SIGN IN to access Harper’s Magazine
1. Sign in to Customer Care using your account number or postal address.
2. Select Email/Password Information.
3. Enter your new information and click on Save My Changes.
Subscribers can find additional help here. Not a subscriber? Subscribe today!
“Kent would have to be raised up by his father, pulled to the solid shelf of rock by his mother.”
The sentence comes a quarter of the way into Alice Munro’s latest short story, “Deep-Holes.” A picnic has gone awry; it started to go awry in the first paragraph, when the mother and father mentioned above were etched into life with two brusque Munrovian clauses: “She protested, but he insisted.”
“Kent would have to be raised up by his father, pulled to the solid shelf of rock by his mother” contains the whole of Munro’s story. Not its plot, which — as her readers have come to gratefully expect — offers a busy succession of unexpected arrivals and departures. Rather, its tone and theme. The words “tone” and “theme” might have come to seem like ruined critical vessels, ripe for what Terry Eagleton calls the amateur side of literary criticism, “a sort of waffling belletrism, the linguistic equivalent of wine tasting.” Especially in light of the reading group guides that have begun to agglutinate at the rear of too many books. Tom Bissell’s good joke: “Did Odysseus make the right choice returning to Ithaca? As a single mother, was Penelope right to wait for his return?” However . . .
Theme in Munro: The story in question, told from the point of view of the mother, details the difficulties that she and her husband have, through many decades, with one of their three children, Kent. The boy has come between them, these parents, and here, in the sentence in question, in a moment of violence and fear, the parents must reckon with the boy’s literal fall, one which prefigures worse plummets to come.
Tone in Munro: Not understated but stated straight. Where some writers try to compete with the violence they describe, Munro reports and moves on. To call such reporting journalistic, though, would miscast the deliberation that goes into Munro’s restraint, the balance that is needed to produce a tone that carries more than content, conveying in its choices the story’s theme: parental division. The sentence under consideration delivers the inert boy from one parent to another. The parents are poised on either side of this transaction, separated by nothing more than a comma, each phrase that the comma separates ending in a prepositional manner (“by his father/ by his mother”), with each half ten words long.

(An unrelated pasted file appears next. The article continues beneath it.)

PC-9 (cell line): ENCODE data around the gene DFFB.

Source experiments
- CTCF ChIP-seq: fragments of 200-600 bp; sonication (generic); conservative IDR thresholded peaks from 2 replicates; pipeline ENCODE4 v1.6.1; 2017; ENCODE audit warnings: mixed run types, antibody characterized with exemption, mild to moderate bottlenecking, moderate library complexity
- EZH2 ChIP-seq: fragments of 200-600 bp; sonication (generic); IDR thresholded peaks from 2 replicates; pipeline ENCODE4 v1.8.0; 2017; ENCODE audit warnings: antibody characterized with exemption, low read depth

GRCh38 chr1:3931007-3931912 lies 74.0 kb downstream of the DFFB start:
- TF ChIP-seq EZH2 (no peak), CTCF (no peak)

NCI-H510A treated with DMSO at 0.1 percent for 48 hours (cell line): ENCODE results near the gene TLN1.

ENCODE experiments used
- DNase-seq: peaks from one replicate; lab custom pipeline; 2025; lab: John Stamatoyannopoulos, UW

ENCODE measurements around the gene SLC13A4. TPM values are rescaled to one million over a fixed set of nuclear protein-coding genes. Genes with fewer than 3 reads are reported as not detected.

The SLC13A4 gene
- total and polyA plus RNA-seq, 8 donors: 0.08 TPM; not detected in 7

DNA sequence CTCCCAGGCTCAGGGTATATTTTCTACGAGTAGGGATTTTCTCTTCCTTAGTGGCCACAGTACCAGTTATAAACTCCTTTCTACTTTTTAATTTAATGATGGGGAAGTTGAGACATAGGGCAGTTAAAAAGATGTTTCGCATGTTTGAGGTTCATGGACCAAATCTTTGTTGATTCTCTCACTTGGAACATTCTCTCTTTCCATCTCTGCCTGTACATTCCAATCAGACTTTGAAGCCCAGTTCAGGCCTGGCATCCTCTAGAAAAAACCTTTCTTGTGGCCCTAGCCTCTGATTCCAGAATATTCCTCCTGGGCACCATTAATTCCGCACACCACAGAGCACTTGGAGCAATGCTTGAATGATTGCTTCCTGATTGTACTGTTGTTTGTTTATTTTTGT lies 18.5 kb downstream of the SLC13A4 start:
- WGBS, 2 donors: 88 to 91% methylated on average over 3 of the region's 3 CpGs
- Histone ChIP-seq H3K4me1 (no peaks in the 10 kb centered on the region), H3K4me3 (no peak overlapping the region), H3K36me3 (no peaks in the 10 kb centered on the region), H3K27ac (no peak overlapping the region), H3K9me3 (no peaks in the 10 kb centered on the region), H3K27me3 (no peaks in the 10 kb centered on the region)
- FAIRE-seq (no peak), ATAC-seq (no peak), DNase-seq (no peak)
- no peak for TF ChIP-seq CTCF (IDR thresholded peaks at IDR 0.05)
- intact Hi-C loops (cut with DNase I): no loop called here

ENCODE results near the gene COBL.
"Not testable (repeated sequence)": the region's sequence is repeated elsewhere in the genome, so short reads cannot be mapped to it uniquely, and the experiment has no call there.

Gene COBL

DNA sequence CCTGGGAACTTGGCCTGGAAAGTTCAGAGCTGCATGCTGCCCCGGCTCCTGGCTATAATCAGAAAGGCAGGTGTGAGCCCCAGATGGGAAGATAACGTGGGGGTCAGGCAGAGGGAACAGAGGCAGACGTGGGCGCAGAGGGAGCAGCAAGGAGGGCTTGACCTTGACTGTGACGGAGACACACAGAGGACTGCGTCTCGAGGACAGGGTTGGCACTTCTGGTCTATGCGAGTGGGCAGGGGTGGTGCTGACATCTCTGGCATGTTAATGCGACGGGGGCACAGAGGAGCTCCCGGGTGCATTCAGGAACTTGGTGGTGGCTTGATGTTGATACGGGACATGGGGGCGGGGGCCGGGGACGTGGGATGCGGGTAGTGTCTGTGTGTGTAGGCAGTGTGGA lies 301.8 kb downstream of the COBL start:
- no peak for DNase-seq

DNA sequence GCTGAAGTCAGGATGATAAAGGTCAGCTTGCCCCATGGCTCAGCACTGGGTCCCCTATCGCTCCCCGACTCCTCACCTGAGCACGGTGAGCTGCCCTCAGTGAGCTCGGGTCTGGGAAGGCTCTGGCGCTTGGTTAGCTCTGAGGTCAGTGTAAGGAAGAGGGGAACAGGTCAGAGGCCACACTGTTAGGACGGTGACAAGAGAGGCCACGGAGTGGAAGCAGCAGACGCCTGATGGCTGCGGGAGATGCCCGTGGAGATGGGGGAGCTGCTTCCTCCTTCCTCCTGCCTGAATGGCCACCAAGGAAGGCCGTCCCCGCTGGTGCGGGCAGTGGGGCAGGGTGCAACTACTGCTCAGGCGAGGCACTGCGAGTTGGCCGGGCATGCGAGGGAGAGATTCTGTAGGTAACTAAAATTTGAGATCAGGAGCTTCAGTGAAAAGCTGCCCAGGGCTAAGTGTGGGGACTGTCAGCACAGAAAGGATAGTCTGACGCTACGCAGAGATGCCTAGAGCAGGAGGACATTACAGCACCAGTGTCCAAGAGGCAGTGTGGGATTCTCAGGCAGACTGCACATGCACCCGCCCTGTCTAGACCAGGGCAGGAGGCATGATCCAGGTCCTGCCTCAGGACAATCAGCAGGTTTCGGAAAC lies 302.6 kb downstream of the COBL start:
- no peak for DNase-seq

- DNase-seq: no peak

The tense Munro chooses here poises the event in the conditional mood, one given over to that which can occur in the future but might not. And this, actually, beyond a description of a tense, it too the mood, tone, theme, and plot of “Deep-Holes.” Nothing in Munro is inadvertent.
More from Wyatt Mason:
Conversation — October 2, 2015, 8:26 am
“By committing to the great emotional extremes demanded by Greek tragedy,” says Bryan Doerries, author of The Theater of War, “the actors are in effect saying to the audience: ‘If you want to match our emotional intensity, that would be fine.’”
i. stand with israel
I listen to a lot of conservative talk radio. Confident masculine voices telling me the enemy is everywhere and victory is near — I often find it affirming: there’s a reason I don’t think that way. Last spring, many right-wing commentators made much of a Bloomberg poll that asked Americans, “Are you more sympathetic to Netanyahu or Obama?” Republicans picked the Israeli prime minister over their own president, 67 to 16 percent. There was a lot of affected shock that things had come to this. Rush Limbaugh said of Netanyahu that he wished “we had this kind of forceful moral, ethical clarity leading our own country”; Mark Levin described him as “the leader of the free world.” For a few days there I yelled quite a bit in my car.
The one conservative radio show I do find myself enjoying is hosted by Dennis Prager. At the Thanksgiving dinner of American radio personalities (Limbaugh is your jittery brother-in-law, Michael Savage is your racist uncle, Hugh Hewitt is Hugh Hewitt) Dennis Prager is the turkey-carving patriarch trying to keep the conversation moderately high-minded. While Prager obviously doesn’t like liberals — “The gaps between the left and right on almost every issue that matters are in fact unbridgeable,” he has said — he often invites them onto his show for debate, which is rare among right-wing hosts. Yet his gently exasperated take on the Obama–Netanyahu matchup was among the least charitable: “Those who do not confront evil resent those who do.”
Average number of Americans who are injured by chain saws each year:
A farmer in Kenya bit a python who tried to eat him.
A former prison in Philadelphia that has served as a horror-movie set was being prepared as a detention center for protesters arrested at the upcoming Democratic National Convention, and presumptive Republican presidential nominee Donald Trump fired his campaign manager.
Subscribe to the Weekly Review newsletter. Don’t worry, we won’t sell your email address!
“Matt was happy enough to sustain himself on the detritus of a world he saw as careening toward self-destruction, and equally happy to scam a government he despised. 'I’m glad everyone’s so wasteful,' he told me. 'It supports my lifestyle.'”